Plus, you say there are enough checks and balances, but several people and papers I know have wondered aloud whether the army is going to attempt to reunify Taiwan by force next year no matter what Hu says. This may be unfounded speculation. I don’t know enough about the structures involved. But it’s hearing these kinds of views that leads me to the position I put above.
    “we don’t know so we don’t know”
    Sure, so I’m taking my best guess. Given what we know from recent years, I don’t think my extrapolation is too out there. But I haven’t read China Quarterly, I could be dead wrong.
    “lack of knowledge on how far China has progressed at creating institutionalized systems. Bringing up Iraq again, it is interesting how few people thought that Iraq would descend into chaos once Hussein fell.”
    You’ve got me there – you clearly know far more about this field than I do. If the systems are there and genuinely working, then I’ll have to do some reading and reconsidering. As to Iraq – we obviously read very different papers! Everyone I read said the US would need twice as many troops to control the place.

  57. “Talking about what “Han Chinese” believe is like talking about what “white Americans” believe. In any case, no Han Chinese I know don’t blame the foreign powers for anything that happened after 1949. ., and what happened before 1949, is becoming increasingly irrelevant.”
    Hardly, you may not have ever made the mistake of asking a Han chinese whether they were Han or not and the response the expressed shock and dismay that I could not tell the difference. And what happened before 1949 is very relevant as it makes great motivation to support the chinese gov’t against foreign, especially western, agression.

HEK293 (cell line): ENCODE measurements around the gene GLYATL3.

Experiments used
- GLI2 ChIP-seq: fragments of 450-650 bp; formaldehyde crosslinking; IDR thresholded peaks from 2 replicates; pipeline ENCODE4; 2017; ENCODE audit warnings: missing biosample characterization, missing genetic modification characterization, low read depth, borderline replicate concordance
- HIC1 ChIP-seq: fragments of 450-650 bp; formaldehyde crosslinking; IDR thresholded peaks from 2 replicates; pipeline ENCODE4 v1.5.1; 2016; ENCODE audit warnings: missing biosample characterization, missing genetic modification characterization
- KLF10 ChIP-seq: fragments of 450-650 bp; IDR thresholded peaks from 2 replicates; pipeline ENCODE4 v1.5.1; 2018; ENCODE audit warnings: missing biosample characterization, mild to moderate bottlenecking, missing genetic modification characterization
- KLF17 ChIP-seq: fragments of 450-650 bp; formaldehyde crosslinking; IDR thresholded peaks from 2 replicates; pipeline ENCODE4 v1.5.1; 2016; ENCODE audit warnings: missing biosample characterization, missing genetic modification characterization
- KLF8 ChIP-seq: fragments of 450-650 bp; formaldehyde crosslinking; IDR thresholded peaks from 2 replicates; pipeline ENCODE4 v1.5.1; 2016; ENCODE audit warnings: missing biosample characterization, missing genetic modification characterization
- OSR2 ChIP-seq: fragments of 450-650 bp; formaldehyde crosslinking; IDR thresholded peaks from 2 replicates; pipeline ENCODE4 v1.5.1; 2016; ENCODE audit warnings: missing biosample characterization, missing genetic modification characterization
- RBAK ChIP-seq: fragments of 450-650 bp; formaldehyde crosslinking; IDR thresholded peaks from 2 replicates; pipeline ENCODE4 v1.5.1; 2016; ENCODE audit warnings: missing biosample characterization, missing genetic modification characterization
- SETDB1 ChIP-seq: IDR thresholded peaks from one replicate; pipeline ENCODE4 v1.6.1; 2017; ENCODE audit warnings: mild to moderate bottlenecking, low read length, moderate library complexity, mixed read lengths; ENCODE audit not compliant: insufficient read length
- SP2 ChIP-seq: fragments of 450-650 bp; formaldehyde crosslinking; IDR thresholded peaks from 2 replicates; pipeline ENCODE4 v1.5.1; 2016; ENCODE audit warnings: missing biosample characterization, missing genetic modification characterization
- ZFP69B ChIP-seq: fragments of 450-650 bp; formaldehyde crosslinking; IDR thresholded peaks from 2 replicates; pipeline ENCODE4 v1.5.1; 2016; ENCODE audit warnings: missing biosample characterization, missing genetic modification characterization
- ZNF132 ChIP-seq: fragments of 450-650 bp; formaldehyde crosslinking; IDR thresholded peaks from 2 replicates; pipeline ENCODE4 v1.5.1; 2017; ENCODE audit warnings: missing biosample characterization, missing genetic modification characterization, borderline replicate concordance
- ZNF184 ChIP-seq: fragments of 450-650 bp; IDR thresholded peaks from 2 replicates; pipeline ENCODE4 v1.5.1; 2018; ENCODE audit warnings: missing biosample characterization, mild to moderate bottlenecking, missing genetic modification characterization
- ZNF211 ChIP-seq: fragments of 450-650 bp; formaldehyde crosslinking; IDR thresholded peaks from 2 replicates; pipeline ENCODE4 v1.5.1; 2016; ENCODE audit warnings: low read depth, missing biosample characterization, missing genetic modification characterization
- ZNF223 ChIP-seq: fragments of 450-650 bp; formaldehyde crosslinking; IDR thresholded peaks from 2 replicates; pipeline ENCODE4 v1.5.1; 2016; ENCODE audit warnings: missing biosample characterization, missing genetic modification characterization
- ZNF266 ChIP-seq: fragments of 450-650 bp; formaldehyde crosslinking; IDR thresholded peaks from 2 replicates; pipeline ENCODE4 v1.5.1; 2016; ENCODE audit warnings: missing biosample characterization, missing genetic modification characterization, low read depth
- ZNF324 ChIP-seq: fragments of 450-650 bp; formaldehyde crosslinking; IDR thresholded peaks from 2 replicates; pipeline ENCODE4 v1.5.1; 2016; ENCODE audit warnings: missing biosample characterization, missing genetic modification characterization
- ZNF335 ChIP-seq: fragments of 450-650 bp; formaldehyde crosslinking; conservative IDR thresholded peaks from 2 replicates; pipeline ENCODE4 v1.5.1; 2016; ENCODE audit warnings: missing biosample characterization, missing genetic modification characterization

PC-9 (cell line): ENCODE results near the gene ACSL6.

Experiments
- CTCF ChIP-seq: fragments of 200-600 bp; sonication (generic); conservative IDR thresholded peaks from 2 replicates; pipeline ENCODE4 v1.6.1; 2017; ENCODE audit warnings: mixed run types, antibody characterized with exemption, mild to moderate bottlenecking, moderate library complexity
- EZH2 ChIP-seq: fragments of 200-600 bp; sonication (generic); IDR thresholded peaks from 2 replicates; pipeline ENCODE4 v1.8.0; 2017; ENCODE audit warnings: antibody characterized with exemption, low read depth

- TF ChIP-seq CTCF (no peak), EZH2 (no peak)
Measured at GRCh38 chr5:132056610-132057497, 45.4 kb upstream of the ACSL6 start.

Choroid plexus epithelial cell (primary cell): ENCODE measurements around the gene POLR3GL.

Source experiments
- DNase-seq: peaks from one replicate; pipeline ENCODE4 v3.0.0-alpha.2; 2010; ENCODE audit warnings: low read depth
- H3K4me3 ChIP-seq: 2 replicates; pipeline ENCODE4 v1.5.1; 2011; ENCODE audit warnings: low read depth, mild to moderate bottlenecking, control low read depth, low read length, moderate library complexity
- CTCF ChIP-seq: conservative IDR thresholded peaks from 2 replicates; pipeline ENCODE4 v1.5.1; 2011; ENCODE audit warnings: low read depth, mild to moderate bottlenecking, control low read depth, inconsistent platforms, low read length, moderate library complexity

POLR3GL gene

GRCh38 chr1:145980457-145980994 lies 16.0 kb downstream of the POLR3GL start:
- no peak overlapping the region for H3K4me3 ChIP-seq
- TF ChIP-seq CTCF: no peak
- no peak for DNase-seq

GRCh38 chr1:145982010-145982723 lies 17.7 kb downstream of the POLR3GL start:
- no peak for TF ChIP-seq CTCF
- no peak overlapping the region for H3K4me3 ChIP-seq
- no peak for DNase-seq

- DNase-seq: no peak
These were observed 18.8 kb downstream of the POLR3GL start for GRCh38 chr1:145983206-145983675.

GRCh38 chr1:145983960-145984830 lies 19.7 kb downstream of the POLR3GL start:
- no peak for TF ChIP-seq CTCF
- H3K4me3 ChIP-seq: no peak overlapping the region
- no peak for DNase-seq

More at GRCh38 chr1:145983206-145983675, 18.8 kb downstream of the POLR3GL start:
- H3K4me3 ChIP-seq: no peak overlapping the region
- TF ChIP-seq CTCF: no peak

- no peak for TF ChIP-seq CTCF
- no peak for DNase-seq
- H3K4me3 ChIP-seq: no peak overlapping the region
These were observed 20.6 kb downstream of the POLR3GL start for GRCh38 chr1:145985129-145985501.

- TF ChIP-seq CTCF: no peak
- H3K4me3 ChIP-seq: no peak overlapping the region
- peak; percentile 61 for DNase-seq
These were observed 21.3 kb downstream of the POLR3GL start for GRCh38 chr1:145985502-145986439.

CLB: “And again, what are we supposed to do? Squish China now because of what happened 400 years ago?” China would like to squish us for things that happened back then.
    “Ultimately, people just have to look at China and make their own conclusions, and most of the people who have don’t come end up seeing China as too evil to deal with.”
    And the most of the people do come are looking for profit, so they will overlook anything that makes them examine their morals.
    “then anyone who deals with the Chinese government is either evil or stupid, and eventually all of the people in the middle end up on the Chinese government’s side instead of yours.”
    Not stupid, just greedy and willfully ignorant. You’d like all of the people in the middle to side with Beijing, regardless of what that does to the common chinese person or countries that Beijing has bone to pick with.
    “Latin America, the Phillipines, Africa, the Middle East. In short, most of the world. The Philliphines is an interesting example of how a democratic revolution doesn’t necessarily help people.”
    The Phillipines has never been right, it was in tribal turmoil when the Spanish arrived. Latin America is vastly better than China. Less friendly to foreign companies but they’ve learned from the past. The Middle East is a mess but no more than china, and they’ve got a much longer history. Africa is the embarrassment of the whole human race and China isn’t making things any better. It just sold a large number of MiG 29s and FC-17s to Sudan…for what reason?
    “I’m interested for example if nanheyangchuan has actually talked to Chinese construction workers ”
    Based on your last name, I’m not going to attemtp to compare my language skills to yours, but I have talked to enough native Chinese who hate the CCP, some actually turned their backs on the CCP after learning what really happened to their grandparents in the 70s. And those construction workers would just wish they could be treated like the other chinese people inside of CHina instead of like disposable tools.

  58. Thank you for answering my question Mr. Jones. I accept the argument that you and Peerenboom present, and I agree that China no longer deserves its PTS-4 rating. The U.S. certainly does not deserve its PTS-3 rating either. The reports issued by Amnesty International are indeed questionable. The U.S. as far as I am concerned, ought to have been given a PTS-1 or 2.
    sha8, I think it is very clear what Mr. Peerenboom and Mr. Jones mean by their use of the word “democracy”. They are referring to liberal parliamentary democracies. Mr. Jones makes this quite clear in his review. Can you name one single country that has managed to acheive a decent democracy on a mean anual income of less than $7,000? I am already quite familar with the Henry Rowen study, so I find it very easy to accept Peerenboom and Jones on this one. It’s a position that is hard to argue against empirically, as Mr. Jones is so quick to point out.